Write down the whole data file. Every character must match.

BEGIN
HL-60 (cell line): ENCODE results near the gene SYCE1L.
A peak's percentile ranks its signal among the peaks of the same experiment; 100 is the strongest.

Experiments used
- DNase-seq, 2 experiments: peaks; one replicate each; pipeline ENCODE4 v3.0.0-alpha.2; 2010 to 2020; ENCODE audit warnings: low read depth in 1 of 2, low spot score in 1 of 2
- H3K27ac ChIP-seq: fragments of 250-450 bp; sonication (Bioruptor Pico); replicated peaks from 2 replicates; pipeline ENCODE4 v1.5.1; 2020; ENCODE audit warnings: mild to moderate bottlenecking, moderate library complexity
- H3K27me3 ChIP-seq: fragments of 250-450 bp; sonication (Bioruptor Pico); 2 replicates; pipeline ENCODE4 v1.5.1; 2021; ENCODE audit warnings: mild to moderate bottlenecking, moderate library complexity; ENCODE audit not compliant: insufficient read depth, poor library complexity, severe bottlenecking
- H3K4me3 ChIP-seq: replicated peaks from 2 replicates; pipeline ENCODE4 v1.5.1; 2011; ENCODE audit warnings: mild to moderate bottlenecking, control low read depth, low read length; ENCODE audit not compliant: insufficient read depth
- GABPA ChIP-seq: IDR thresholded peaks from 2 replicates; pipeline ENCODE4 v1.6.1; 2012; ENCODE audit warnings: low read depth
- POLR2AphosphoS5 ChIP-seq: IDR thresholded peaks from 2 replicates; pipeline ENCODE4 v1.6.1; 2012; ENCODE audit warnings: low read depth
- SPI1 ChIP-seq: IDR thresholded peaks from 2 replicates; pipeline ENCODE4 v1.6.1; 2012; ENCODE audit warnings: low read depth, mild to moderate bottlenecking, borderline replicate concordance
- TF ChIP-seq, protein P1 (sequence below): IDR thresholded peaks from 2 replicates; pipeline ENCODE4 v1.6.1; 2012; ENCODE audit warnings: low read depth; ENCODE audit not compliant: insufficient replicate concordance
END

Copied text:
HL-60 (cell line): ENCODE results near the gene SYCE1L.
A peak's percentile ranks its signal among the peaks of the same experiment; 100 is the strongest.

Experiments used
- DNase-seq, 2 experiments: peaks; one replicate each; pipeline ENCODE4 v3.0.0-alpha.2; 2010 to 2020; ENCODE audit warnings: low read depth in 1 of 2, low spot score in 1 of 2
- H3K27ac ChIP-seq: fragments of 250-450 bp; sonication (Bioruptor Pico); replicated peaks from 2 replicates; pipeline ENCODE4 v1.5.1; 2020; ENCODE audit warnings: mild to moderate bottlenecking, moderate library complexity
- H3K27me3 ChIP-seq: fragments of 250-450 bp; sonication (Bioruptor Pico); 2 replicates; pipeline ENCODE4 v1.5.1; 2021; ENCODE audit warnings: mild to moderate bottlenecking, moderate library complexity; ENCODE audit not compliant: insufficient read depth, poor library complexity, severe bottlenecking
- H3K4me3 ChIP-seq: replicated peaks from 2 replicates; pipeline ENCODE4 v1.5.1; 2011; ENCODE audit warnings: mild to moderate bottlenecking, control low read depth, low read length; ENCODE audit not compliant: insufficient read depth
- GABPA ChIP-seq: IDR thresholded peaks from 2 replicates; pipeline ENCODE4 v1.6.1; 2012; ENCODE audit warnings: low read depth
- POLR2AphosphoS5 ChIP-seq: IDR thresholded peaks from 2 replicates; pipeline ENCODE4 v1.6.1; 2012; ENCODE audit warnings: low read depth
- SPI1 ChIP-seq: IDR thresholded peaks from 2 replicates; pipeline ENCODE4 v1.6.1; 2012; ENCODE audit warnings: low read depth, mild to moderate bottlenecking, borderline replicate concordance
- TF ChIP-seq, protein P1 (sequence below): IDR thresholded peaks from 2 replicates; pipeline ENCODE4 v1.6.1; 2012; ENCODE audit warnings: low read depth; ENCODE audit not compliant: insufficient replicate concordance